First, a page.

The author is not afraid to offer a paragraph on American policies that have contributed to the Central American 'catastrophe', by supplying weapons and by creating free-trade deals that hurt small farmers. Then there is the legacy of large corporations that bought up land for farming, controlling resources and the economic benefits.

As Markham writes, "People migrate now for the same reason they always have: survival." Investment in improving educational and economic opportunities, addressing the root causes of migration, would be a better use of federal funds than building a wall.

I read Enique's Journey by Sonia Nazario about ten years ago. Here is what she had to say about The Far Away Brothers:

“Powerful…Focusing primarily on one family’s struggle to survive in violence-riddled El Salvador by sending some of its members illegally to the U.S.,…[this] compellingly intimate narrative…keenly examines the plights of juveniles sent to America without adult supervision….One of the most searing books on illegal immigration since Sonia Nazario’s Enrique’s Journey.” —Kirkus

I received a free ebook through First to Read in exchange for a fair and unbiased review. ( )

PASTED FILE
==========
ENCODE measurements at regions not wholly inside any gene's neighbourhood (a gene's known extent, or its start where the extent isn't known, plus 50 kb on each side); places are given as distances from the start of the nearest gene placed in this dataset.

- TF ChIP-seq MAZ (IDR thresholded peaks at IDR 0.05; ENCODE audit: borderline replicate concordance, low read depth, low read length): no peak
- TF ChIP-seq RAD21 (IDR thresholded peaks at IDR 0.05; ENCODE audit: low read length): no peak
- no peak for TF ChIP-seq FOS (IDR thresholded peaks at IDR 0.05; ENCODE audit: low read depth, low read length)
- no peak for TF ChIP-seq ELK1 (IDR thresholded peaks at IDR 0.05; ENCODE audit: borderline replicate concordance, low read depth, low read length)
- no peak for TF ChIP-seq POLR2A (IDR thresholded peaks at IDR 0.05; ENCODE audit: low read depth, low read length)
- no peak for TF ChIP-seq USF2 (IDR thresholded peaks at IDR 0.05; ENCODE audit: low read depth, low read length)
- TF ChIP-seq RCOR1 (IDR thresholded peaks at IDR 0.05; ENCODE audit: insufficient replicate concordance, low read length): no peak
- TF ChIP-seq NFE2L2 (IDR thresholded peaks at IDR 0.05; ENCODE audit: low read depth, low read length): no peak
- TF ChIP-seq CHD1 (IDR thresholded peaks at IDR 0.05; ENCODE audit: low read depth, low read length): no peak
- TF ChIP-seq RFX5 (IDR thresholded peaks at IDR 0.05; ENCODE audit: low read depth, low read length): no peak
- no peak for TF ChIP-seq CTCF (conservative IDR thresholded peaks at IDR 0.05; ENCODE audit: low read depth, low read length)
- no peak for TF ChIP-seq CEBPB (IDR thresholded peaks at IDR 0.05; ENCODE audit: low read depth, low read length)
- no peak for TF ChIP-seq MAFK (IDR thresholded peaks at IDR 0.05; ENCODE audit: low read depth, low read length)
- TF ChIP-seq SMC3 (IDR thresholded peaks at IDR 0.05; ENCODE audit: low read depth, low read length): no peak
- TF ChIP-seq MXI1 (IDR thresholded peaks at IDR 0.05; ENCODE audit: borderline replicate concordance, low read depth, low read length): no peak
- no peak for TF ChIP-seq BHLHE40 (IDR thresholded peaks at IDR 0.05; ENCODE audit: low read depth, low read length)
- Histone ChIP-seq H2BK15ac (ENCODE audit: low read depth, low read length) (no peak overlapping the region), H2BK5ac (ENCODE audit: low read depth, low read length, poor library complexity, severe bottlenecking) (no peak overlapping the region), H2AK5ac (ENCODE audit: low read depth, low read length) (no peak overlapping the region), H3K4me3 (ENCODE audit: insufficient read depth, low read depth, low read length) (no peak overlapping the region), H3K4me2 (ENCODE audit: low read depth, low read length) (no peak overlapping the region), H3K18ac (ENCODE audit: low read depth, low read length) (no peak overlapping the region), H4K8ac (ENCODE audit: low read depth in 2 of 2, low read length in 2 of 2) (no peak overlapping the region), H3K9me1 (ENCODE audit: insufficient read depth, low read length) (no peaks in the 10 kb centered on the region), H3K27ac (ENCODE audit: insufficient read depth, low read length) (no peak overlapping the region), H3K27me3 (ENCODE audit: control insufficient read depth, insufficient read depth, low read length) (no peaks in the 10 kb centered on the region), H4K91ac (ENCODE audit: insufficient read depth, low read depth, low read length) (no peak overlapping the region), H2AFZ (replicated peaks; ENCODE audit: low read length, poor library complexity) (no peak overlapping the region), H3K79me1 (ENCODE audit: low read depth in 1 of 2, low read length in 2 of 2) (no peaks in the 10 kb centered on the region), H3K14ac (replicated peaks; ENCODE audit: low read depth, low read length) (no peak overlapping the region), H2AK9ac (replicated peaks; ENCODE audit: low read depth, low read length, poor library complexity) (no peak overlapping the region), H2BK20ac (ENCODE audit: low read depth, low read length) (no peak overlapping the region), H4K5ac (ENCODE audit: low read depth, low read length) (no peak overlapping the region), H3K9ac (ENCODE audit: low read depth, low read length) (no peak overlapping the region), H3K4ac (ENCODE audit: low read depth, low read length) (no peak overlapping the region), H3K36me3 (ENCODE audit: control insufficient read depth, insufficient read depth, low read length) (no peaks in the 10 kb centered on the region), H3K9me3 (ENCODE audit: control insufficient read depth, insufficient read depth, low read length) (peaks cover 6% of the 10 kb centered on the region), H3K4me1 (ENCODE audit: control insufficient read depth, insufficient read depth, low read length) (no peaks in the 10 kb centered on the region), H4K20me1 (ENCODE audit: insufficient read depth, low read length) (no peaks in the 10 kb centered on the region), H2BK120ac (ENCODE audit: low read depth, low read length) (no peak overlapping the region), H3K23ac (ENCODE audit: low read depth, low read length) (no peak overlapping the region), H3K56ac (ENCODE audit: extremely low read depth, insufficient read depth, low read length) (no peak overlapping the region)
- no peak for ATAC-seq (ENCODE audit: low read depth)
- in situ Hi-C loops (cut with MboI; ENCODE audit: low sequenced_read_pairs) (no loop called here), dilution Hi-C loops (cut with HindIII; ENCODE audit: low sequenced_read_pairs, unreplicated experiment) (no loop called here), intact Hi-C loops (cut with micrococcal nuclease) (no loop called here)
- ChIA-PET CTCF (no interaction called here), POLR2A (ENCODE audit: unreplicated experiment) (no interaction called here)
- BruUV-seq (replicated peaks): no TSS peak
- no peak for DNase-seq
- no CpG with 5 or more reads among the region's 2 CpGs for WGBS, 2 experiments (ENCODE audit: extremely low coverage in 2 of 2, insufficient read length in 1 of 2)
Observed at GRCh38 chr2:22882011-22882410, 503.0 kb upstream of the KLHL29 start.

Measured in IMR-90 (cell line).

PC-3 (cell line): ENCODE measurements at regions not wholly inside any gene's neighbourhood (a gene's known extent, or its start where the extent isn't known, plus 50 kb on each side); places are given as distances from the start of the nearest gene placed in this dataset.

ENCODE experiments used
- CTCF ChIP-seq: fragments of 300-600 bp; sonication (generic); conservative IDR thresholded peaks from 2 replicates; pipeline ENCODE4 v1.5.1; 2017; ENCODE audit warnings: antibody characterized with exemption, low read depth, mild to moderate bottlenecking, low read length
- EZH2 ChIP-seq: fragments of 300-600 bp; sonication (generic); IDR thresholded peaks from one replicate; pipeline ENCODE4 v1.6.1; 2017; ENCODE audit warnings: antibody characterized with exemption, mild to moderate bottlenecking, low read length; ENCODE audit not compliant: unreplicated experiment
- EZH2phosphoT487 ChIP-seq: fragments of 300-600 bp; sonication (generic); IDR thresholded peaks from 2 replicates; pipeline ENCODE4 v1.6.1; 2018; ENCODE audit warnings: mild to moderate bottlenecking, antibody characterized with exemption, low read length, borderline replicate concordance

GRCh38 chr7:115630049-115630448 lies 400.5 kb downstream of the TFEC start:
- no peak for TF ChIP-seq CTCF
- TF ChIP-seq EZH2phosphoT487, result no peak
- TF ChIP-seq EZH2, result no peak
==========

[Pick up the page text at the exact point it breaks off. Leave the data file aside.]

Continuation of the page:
nancyadair | Aug 28, 2017 |
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"The deeply reported story of identical twin brothers who escape El Salvador's violence to build new lives in California--fighting to survive, to stay, and to belong. Growing up in rural El Salvador in the wake of the civil war, Ernesto Flores had always had a fascination with the United States, the faraway land of skyscrapers and Nikes, while his identical twin, Raul, never felt that northbound tug. But when Ernesto ends up on the wrong side of the region's brutal gangs he is forced to flee the country, and Raul, because he looks just like his brother, follows close behind--away from one danger and toward the great American unknown. In this urgent chronicle of contemporary immigration, journalist Lauren Markham follows the seventeen-year-old Flores twins as they make their harrowing journey across the Rio Grande and the Texas desert, into the hands of immigration authorities, and from there to their estranged older brother's custody in Oakland, CA. Soon these unaccompanied minors are navigating a new school in a new language, working to pay down their mounting coyote debt, and facing their day in immigration court, while also encountering the triumphs and pitfalls of life as American teenagers--girls, grades, Facebook--with only each other for support. With intimate access and breathtaking range, Markham offers a coming of age tale that is also a nuanced portrait of Central America's child exodus, an investigation of U.S. immigration policy, and an unforgettable testament to the migrant experience."--Provided by publisher.